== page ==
When HEMA, which operates more than 750 stores in three continents, turned to us to help steer their response to the pandemic, the opportunity to help them help their consumers was clear. We focused on the big question: What is the most efficient way to serve the most people across stores? Conventional wisdom pointed to focusing on fewer, larger stores, but is traditional thinking out of place in a covid-19 world?

To find out, we used our “test and learn” experimentation platform, which was built to help businesses figure out what works—and, perhaps more importantly, what doesn’t—before businesses roll out changes broadly.

We were able to quickly identify what changes HEMA could make to balance the needs of their customers and the needs of the business. Interestingly, contrary to expectations, the data-driven insights showed that smaller stores, not larger ones, were doing well—leading the HEMA board to keep these stores open. A deep dive into the results revealed that sales were shifting to smaller stores, which are located in more residential areas, as people chose to stay home and shop more locally. In addition, opening stores earlier would give their elderly and vulnerable customers time to shop safely, while closing early allowed the staff to restock. All in all, the changes would allow them to best serve their customers—and their communities.

Protect data and make sure others do too

As companies look for new ways to meet changing consumer demand, they will need to rely on data collected from and shared by individuals. And with that increased data reliance comes real responsibility. 

Consumer data can help businesses create new products and services and provide more personalized offers and messaging, which is especially important as people continue to physically distance and seek different ways to connect.

But consumers have become more aware and concerned about how companies use their data. In a new Harvard Business Review Analytic Services report that Mastercard sponsored, 72% of consumers surveyed said they are paying attention to how companies collect and use their data. And nearly that many consumers believe companies are getting the better end of the deal when it comes to business use of their data. As business leaders, we must do better, especially as we push innovation efforts to new levels.

Mastercard has taken several steps to frame our corporate data responsibility and to reaffirm our commitment to data innovation practices that honour individuals, their data rights and their trust. We believe these practices can apply across many organizations:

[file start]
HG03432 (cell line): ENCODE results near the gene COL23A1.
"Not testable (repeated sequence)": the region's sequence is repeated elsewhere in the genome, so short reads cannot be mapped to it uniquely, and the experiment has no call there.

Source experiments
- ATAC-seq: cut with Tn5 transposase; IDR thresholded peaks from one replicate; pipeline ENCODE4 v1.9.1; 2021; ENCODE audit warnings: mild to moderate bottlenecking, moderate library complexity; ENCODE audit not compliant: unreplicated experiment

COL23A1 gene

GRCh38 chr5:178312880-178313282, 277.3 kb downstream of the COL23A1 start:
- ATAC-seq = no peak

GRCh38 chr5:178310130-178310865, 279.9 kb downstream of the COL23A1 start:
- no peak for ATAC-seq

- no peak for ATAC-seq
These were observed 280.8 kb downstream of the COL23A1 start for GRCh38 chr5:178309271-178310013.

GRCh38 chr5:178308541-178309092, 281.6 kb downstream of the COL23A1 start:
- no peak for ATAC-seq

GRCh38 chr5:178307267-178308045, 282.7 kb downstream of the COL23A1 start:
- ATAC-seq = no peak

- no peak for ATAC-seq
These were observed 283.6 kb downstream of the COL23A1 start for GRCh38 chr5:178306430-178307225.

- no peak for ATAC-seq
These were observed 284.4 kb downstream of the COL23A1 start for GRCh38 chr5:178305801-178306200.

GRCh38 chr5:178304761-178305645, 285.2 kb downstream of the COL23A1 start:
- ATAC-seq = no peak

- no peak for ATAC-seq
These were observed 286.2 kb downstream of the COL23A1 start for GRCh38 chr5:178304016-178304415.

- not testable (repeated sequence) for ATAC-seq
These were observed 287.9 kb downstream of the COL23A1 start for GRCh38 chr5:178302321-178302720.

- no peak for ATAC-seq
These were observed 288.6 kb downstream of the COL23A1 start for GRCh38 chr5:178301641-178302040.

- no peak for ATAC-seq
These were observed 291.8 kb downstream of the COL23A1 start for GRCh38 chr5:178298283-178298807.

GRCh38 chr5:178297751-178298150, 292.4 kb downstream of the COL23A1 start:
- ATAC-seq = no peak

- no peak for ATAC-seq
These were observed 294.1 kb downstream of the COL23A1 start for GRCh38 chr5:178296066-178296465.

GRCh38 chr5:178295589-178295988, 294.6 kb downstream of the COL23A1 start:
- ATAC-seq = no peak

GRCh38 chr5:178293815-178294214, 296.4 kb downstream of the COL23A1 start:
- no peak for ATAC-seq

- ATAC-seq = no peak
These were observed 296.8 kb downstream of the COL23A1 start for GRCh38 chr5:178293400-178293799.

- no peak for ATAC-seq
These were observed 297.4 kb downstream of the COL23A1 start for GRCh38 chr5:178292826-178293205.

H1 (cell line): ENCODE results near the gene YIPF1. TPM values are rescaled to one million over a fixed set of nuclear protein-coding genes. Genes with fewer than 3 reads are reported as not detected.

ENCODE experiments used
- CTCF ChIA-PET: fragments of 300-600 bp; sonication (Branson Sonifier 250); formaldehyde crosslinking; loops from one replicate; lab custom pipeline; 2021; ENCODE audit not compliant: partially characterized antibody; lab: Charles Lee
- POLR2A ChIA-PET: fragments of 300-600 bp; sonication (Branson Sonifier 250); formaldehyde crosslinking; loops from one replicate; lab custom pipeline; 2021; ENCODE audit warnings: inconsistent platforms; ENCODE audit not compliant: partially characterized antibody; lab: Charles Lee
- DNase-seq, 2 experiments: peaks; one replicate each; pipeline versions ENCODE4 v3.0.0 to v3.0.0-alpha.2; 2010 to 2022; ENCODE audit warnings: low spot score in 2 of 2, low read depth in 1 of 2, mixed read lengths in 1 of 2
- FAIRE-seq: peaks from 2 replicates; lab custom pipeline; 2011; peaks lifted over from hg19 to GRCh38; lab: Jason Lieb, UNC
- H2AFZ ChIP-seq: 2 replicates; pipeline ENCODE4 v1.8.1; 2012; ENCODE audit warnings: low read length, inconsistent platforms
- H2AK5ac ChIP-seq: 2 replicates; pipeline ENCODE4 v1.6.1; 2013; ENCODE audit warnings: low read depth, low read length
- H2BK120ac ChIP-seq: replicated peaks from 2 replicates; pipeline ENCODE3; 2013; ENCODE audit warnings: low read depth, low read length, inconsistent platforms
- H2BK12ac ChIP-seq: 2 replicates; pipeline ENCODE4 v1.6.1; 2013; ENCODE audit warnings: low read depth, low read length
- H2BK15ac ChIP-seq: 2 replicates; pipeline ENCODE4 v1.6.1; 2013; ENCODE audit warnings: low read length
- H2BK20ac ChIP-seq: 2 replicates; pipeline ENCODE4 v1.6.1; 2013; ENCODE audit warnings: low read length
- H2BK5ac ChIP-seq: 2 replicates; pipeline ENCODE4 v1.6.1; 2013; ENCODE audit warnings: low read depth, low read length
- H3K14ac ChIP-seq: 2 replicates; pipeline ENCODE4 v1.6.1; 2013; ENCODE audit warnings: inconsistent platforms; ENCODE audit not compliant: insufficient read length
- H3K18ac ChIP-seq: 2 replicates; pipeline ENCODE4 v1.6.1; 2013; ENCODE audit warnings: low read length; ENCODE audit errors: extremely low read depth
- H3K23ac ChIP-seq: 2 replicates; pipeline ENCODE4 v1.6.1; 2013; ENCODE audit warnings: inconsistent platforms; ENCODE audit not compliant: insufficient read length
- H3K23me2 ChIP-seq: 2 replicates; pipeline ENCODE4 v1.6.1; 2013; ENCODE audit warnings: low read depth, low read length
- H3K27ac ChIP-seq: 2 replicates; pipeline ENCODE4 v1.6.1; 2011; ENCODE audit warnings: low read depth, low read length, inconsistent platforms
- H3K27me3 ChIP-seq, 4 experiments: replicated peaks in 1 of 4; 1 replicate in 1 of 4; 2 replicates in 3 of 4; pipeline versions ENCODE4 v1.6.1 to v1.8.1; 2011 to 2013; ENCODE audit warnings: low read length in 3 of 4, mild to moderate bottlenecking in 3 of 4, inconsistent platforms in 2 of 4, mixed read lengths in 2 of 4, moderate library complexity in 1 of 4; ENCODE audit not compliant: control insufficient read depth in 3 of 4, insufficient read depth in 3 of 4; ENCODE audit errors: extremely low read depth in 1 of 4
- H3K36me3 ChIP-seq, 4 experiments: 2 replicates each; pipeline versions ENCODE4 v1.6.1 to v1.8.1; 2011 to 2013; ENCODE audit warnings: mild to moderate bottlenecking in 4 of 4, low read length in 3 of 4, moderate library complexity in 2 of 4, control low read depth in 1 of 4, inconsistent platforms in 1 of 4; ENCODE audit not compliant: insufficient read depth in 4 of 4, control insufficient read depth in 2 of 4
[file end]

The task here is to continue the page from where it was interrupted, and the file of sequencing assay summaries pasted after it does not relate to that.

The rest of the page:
• Uphold best-in-class security and privacy practices.
  • Explain clearly and simply to individuals how their data is collected, used and shared and give them the control over how it’s used.
  • Keep consumer interests at the center of data practices.
  • Be deliberate in how data is used to minimize biases, inaccuracies and unintended consequences.
  • Constantly innovate to ensure individuals benefit from the use of their data through better experiences, products and services.
  • Use data to identify needs and opportunities to make a positive impact on society.

As companies grapple with new workstyles due to lockdowns, along with continued uncertainty and growth challenges, they can’t let their guard down—protecting themselves and their customers is critical. From a cybersecurity perspective, the opportunity for cyber criminals has not changed. The attackers are more varied, attack in higher numbers and use various channels. But their objectives remain: disruption, damage and theft.

Innovation should not be hampered or disrupted by a cyber breach. As organizations ramp up their innovation strategies, so should they take a closer look at their risk exposure and proactively monitor third-party cyber risk. It’s also vital to make sure that as workforces innovate, they also be trained to recognize widely used phishing attacks, which have become more sophisticated. 

No one truly knows what 2021 holds for us personally or professionally. In some ways, the uncertainly feels incredibly uncomfortable. But in other ways, it feels like an opportunity to pave the way for a brighter future for all of us.

Photo of Raj Seshadri
Raj Seshadri, Chief Commercial Payments Officer